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“Lesbian sperm banks”: When the media reports good news as bad news

There is a peculiar phenomenon of good news being reported as bad news. When you’re L, G, B or T, you notice this quite a lot. 

Christmas has come early for British lesbians. Well, for all three of them who read the front page of last weekend’s Mail on Sunday, for anything other than aggravation. Those who didn’t, did you know that the NHS is pouring funding into a sperm bank just for us? I’m already imagining a ribbon-cutting ceremony in which Claire Balding wields a giant pair of scissors and the whole of Twitter bursts into a chorus of, “Ha. Scissoring. #LesbianSpermBank”.

The last time I used the NHS was when I went in for a smear test earlier this year. Thanks to the Mail, I now know that it was a lesbian smear test. Ta for the heads-up, DM. Now I understand why the speculum was shaped like two of Cara Delevingne’s fingers.

But the Lesbian Sperm Bank, of course, is actually just one of those boring old non-lesbiasn sperm banks – albeit one that lesbians are welcome to patronise. So, unfortunately, there won’t be any cushiony rooms where broody dykes can sit listening to Enya and emotionally recovering from being in the proximity of semen. Well, that’s the NHS off my Christmas card list.

I can’t remember the last time lesbians made the front page of the Mail. The more trite of us humans often say, “there’s no such thing as bad publicity.” So maybe we should simply be happy about the word “lesbian” sprawled, spreadeagled and fat, across the front page of a national newspaper. In fact, if I was the PR for lesbianism, I’d probably make quite a hoo-hah about it: “Lesbian story makes the front page of the Mail on Sunday. It was totally homophobic, but still, Negronis for everyone!”

Enough of that though, no one wants to read yet another attack on the nation’s most oafish newspaper. It’s far too easy a target, and that would be boring. What I will do though is look into the peculiar phenomenon of good news being reported as bad news. When you’re L, G, B or T, you notice this quite a lot.

You only have to skim right-wing publications to find out that, in the opinion of some orangutans who were taught to write, gay parents are a disaster, same-sex marriage is an abomination, taxpayers are (against their will) funding gender reassignment surgery and the infamous “gay agenda” is turning the government into a feckless quagmire of political correctness (I bet you anything that exact phrase has been used before).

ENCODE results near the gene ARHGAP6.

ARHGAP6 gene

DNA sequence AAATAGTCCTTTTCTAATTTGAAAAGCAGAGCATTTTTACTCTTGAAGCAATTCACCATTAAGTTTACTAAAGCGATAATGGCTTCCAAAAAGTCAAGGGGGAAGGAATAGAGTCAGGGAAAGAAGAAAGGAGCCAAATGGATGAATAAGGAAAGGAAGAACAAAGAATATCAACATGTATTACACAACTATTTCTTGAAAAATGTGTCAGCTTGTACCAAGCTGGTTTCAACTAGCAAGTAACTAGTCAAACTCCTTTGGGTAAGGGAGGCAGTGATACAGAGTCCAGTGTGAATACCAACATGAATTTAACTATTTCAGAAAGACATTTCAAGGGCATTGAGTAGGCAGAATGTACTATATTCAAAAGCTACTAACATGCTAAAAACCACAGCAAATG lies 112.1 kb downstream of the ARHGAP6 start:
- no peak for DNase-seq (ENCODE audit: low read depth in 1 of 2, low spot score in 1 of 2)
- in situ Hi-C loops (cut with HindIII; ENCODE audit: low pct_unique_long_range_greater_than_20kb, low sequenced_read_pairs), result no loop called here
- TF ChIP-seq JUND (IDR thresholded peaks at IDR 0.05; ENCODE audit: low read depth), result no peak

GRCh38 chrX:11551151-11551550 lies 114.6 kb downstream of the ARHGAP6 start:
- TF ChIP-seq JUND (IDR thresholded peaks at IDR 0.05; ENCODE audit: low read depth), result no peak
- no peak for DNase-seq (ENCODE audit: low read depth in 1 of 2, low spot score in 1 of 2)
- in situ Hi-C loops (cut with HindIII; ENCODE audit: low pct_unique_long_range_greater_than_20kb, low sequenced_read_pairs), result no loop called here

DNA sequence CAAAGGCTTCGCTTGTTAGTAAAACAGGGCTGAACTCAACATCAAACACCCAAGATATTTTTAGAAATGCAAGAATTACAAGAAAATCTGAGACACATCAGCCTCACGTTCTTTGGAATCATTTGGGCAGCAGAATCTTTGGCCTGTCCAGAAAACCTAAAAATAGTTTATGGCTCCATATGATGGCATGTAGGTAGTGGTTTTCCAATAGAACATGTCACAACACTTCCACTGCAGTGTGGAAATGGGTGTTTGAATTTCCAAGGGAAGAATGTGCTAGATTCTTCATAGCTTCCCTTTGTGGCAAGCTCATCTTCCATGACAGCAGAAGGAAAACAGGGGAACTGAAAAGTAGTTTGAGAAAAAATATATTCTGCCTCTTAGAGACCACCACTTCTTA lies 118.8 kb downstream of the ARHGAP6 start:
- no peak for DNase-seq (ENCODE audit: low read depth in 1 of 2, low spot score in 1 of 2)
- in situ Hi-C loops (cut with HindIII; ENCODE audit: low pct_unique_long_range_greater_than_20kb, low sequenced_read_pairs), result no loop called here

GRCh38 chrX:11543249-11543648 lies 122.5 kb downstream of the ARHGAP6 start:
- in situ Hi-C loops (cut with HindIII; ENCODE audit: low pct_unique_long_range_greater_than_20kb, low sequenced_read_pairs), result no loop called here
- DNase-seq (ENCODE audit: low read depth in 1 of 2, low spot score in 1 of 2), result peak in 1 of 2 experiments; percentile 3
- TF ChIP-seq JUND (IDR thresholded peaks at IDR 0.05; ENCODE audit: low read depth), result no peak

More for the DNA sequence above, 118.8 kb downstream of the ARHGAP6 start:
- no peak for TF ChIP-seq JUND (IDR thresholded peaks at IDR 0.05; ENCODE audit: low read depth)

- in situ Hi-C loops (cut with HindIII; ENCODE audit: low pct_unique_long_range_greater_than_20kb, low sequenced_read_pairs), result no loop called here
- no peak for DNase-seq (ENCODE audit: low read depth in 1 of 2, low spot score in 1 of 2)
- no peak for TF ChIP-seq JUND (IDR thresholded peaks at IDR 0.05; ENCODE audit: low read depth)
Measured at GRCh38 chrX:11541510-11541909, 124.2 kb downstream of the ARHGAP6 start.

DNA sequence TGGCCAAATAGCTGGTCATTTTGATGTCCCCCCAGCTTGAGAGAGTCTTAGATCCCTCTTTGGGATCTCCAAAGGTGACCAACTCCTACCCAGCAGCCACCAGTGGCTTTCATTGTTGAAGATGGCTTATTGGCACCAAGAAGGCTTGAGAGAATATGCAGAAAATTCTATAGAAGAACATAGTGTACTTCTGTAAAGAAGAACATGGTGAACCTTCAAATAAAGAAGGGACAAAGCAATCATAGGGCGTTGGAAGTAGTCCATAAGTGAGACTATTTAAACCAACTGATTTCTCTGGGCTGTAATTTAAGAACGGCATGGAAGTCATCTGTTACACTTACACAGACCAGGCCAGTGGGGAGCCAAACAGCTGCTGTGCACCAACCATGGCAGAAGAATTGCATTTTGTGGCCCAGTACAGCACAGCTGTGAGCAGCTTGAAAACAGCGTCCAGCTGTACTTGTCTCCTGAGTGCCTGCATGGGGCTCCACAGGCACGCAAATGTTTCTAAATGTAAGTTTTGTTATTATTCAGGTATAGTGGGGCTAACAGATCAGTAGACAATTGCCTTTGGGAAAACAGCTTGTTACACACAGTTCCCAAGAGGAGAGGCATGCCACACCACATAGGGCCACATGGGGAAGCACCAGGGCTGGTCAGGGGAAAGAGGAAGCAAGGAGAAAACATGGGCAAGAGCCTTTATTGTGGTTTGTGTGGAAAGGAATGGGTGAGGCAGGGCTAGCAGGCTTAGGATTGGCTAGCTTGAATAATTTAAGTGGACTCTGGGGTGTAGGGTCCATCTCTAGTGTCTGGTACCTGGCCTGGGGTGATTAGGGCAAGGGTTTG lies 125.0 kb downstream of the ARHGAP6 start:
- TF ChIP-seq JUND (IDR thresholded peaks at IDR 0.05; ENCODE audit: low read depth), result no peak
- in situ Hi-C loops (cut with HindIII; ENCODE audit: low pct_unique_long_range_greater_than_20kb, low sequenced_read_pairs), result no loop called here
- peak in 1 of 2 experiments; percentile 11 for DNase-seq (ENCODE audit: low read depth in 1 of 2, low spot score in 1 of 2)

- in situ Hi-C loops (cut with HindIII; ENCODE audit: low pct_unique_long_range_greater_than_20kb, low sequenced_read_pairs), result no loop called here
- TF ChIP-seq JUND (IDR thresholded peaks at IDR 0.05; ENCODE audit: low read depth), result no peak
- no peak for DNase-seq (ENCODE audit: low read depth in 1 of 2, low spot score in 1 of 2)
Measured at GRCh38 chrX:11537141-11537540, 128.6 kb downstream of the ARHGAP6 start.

When I saw the Mail on Sunday headline, “NHS to fund sperm banks for lesbians,” my immediate reaction was, “well, wouldn’t that be fantastic if it were true?” It’s isolating to realise that, for many people, that’s the kind of news that makes them choke on their cornflakes, then thrash out an incoherent and entirely grammar-free Facebook post. The only logical explanation for this is that, even in mainstream culture, many people are still determined for anyone who doesn’t fit their definition of “normal” to be unhappy. To see your good news (even if it does happen to be factually inaccurate) reported, in a national newspaper, as bad news is difficult to shrug off.

I’ve been very lucky in life so far, to have been on the receiving end of very little direct homophobia. In many ways, I live in a protective bubble. Safe in my friendship group of London queers and hetero buddies o’gays, and with a mum who insists on coming to Pride with me, I can’t even remember the last time I came face-to-face with someone who holds my sexuality against me. But every time I see how much the advancement of my rights and the progress of the LGBT movement upsets swathes of the population, I’m reminded that it isn’t all proud parents and sticky nights out in Bethnal Green’s gaytopia.

Meanwhile, femininity’s self-proclaimed instruction manual, Cosmopolitan, recently extended its famously shitty sex tips to lesbians. The lesser of two evils, I suppose. 

Eleanor Margolis is a freelance journalist, whose "Lez Miserable" column appears weekly on the New Statesman website.

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The rise of the green mayor – Sadiq Khan and the politics of clean energy

At an event at Tate Modern, Sadiq Khan pledged to clean up London's act.